"Getting my hair cut was just the final piece of the puzzle. It was like kissing a girl for the first time. You get this feeling of, 'Oh shit, what did I just do?' But then it turns into, 'Oh, this is how it's supposed to be.' It made me feel complete. Looking back, I wish I would have found a better hairstyle, but I don't regret it. It allowed me to become more comfortable with my own style and just solidified that I never want to wear a dress again. It lets me be the dapper AF girl I always knew I was."

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"I felt empowered by it, and it helped other gay kids identify me in school so I could become friends with some of them."

"Haircuts when you were a young teen can be pretty embarrassing when you remember them as an adult. I feel obviously embarrassed since I asked my stylist for a Joe Jonas haircut at the time ([the Jonas Brothers] were pretty big back then). But I felt empowered by it and it helped other gay kids identify me in school so I could become friends with some of them. Since the Joe Jonas haircut I've had long hair, pink hair, and now that I'm an adult, I have a curly side bob. It has stuck for almost three years now, and I like how versatile it is — I can style it very big and crazy."

"Cutting my hair off made me feel so complete and so confident — confidence I didn't know I had."

"I've always been super tomboy and I remember always wanting short hair, even before I knew I was gay. I've always really been into guy's fashion and hairstyles. So when I came out, I was so ready to chop it all off. Cutting my hair off made me feel so complete and so confident — confidence I didn't know I had. I never regret cutting my hair off — maybe the style, but I'm happy with my choice of short hair. My hairstyle now still gives me confidence, and getting my hair cut still makes me feel like 100 bucks."

"At first, the haircut made me feel nervous because I had never been so visibly queer before."

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"After coming out and ending a long-term relationship, I felt like I had made a lot of changes in my life very quickly and I wanted a new hairstyle to go with it. Around the same time, my aunt was diagnosed with breast cancer and lost her hair during treatment. So, when I got my hair cut, I donated it. At first, the haircut made me feel nervous because I had never been so visibly queer before. But that feeling only lasted a short time, and I got comfortable with it really quickly. I noticed that I started to get a lot more attention from other women in the community after I got my hair cut. Looking back at it, I still feel really happy about my decision and I would cut all of my hair off again in a heartbeat."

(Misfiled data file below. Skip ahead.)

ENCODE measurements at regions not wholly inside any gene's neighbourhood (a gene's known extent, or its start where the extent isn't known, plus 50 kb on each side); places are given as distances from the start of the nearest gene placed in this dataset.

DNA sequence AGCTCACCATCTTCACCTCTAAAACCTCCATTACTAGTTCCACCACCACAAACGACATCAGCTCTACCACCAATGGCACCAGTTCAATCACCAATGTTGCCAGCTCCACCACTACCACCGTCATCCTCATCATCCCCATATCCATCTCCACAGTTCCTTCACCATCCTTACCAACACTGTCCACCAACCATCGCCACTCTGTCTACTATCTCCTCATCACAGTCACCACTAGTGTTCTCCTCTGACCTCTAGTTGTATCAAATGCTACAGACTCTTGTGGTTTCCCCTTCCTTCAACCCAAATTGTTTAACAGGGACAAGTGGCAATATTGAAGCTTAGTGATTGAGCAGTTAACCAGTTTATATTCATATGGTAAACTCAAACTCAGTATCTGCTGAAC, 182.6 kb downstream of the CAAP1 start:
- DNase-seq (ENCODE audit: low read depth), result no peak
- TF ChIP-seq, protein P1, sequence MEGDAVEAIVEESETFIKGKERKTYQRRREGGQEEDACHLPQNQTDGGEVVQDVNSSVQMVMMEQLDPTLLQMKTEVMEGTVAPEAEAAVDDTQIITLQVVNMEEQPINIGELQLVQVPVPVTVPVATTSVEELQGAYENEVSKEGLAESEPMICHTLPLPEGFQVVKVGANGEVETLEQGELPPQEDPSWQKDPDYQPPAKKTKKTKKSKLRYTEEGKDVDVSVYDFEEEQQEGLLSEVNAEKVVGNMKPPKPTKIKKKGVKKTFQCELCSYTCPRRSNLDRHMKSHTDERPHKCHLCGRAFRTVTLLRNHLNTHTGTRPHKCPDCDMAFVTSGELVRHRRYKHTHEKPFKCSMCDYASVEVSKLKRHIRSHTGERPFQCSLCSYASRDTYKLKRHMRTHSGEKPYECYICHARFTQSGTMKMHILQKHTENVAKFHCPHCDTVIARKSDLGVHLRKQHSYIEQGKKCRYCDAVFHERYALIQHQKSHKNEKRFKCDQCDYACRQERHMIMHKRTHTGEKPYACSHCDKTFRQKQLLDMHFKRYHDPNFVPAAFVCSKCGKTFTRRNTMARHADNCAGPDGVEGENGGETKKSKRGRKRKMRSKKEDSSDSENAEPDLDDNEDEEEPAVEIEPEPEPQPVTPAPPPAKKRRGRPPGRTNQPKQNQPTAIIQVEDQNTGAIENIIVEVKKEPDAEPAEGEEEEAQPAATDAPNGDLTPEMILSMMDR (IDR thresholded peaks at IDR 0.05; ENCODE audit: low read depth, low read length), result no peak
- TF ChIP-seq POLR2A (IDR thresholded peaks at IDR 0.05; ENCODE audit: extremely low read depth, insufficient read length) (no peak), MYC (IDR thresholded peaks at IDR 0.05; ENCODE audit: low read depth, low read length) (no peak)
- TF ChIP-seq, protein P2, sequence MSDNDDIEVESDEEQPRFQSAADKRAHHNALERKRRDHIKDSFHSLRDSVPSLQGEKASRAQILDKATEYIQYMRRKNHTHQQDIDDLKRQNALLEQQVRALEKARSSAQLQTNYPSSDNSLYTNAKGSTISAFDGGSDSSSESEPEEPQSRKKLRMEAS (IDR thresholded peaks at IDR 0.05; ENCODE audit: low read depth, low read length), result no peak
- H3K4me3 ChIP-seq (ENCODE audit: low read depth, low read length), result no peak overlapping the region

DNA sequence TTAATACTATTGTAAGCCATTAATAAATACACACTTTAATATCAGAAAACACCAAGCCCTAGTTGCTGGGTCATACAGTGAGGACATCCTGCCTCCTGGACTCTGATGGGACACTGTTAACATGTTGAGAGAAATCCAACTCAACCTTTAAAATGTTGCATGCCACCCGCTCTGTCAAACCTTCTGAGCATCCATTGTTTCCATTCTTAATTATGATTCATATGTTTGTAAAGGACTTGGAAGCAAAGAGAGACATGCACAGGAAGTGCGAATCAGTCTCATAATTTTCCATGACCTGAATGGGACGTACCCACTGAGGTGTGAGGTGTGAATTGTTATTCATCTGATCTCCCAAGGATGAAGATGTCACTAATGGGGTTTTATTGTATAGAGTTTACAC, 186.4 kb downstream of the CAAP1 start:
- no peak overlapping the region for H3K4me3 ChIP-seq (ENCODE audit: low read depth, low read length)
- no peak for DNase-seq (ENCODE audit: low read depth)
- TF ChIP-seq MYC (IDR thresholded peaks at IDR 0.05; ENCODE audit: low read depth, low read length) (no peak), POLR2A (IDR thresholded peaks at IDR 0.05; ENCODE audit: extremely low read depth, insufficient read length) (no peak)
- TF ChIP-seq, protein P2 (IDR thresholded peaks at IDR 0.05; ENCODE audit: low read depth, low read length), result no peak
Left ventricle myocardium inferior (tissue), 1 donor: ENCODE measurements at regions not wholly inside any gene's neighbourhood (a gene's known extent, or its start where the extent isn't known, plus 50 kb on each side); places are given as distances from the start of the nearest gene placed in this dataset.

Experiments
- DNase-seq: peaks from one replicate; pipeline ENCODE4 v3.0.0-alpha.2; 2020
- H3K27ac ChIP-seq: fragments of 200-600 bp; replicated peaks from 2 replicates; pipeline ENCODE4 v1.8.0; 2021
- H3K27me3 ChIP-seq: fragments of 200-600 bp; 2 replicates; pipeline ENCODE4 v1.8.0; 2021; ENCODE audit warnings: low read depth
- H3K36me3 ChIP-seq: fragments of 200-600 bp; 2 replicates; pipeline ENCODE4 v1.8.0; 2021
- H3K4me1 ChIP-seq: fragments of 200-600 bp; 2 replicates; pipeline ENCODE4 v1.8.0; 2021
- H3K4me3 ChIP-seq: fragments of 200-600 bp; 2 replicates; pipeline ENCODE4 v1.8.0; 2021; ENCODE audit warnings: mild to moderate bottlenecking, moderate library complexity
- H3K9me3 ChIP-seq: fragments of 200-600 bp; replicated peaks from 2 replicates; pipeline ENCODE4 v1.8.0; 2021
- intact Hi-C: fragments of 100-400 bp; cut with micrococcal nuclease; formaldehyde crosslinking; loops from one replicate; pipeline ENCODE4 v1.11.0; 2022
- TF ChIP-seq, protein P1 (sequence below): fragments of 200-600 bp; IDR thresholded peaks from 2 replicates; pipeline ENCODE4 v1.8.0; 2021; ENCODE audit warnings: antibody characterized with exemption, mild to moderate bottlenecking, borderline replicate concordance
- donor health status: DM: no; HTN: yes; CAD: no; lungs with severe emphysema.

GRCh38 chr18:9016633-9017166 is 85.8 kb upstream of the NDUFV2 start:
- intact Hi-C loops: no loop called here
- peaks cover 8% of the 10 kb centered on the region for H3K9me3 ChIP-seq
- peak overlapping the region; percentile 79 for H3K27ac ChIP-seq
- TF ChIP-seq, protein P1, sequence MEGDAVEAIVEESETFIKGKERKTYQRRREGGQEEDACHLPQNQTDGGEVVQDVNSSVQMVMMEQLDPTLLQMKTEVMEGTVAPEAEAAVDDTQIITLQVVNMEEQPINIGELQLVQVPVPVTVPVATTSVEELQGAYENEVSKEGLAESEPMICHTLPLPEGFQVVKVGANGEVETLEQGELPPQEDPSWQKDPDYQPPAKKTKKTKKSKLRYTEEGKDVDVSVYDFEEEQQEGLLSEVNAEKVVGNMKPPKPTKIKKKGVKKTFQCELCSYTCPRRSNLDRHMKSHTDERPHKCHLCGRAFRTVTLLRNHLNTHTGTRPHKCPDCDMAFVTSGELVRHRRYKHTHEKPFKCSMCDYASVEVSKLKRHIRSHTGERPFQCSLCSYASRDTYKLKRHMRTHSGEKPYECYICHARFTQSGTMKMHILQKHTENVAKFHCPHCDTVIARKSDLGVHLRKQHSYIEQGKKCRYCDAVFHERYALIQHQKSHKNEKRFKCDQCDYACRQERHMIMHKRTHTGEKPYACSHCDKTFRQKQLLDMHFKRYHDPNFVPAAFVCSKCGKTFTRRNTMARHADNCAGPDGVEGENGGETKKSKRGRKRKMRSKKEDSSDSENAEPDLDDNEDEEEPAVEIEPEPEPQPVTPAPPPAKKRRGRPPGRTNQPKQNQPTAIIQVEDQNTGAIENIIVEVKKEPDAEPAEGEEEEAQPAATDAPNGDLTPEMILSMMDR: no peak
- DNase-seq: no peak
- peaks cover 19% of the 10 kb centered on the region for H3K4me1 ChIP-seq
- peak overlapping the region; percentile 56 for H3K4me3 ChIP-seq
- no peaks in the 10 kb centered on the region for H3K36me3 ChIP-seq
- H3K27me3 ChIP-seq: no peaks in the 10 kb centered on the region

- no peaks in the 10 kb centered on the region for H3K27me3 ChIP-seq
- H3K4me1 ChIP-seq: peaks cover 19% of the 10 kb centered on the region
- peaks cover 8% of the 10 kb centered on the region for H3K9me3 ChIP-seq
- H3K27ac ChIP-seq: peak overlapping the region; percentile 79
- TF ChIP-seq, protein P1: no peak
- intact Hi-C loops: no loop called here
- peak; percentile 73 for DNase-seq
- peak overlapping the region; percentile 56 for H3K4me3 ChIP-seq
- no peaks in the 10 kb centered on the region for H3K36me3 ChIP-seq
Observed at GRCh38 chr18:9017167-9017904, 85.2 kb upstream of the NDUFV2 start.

"Looking back, I think making this small change was enough to make myself feel more comfortable with who I am."

"The moment I came out to my parents the only thing they asked me to do was to not cut my hair. So, naturally, I did. For the sake of not getting put on house arrest until my hair grew back, I went and got a simple undercut with a design. The moment I got it cut, I felt so much more confident in myself. I felt more visible in the LGBQT community (even though I don't think a haircut defines your sexuality). Looking back, I think making this small change was enough to make myself feel more comfortable with who I am. I have kept my undercut to this day — though I no longer do any crazy designs, I keep it clean and trim it constantly."

"I wanted to stop trying to look a certain way to make other people comfortable and just finally be myself. I felt like my family was OK with me being gay as long as I didn't look like I was 'one of those gays.' And so the haircut was my way of breaking away from what everyone wanted me to be. However, looking back now, I realize I was still trying to please other people. I ended up getting a much more feminine cut than I wanted because i was afraid of going too masculine and upsetting everyone. What I really wanted was a dapper, fresh undercut. There is nothing like looking in the mirror finally liking what you see."

Do you have a "coming out haircut" story? Share in the comments below.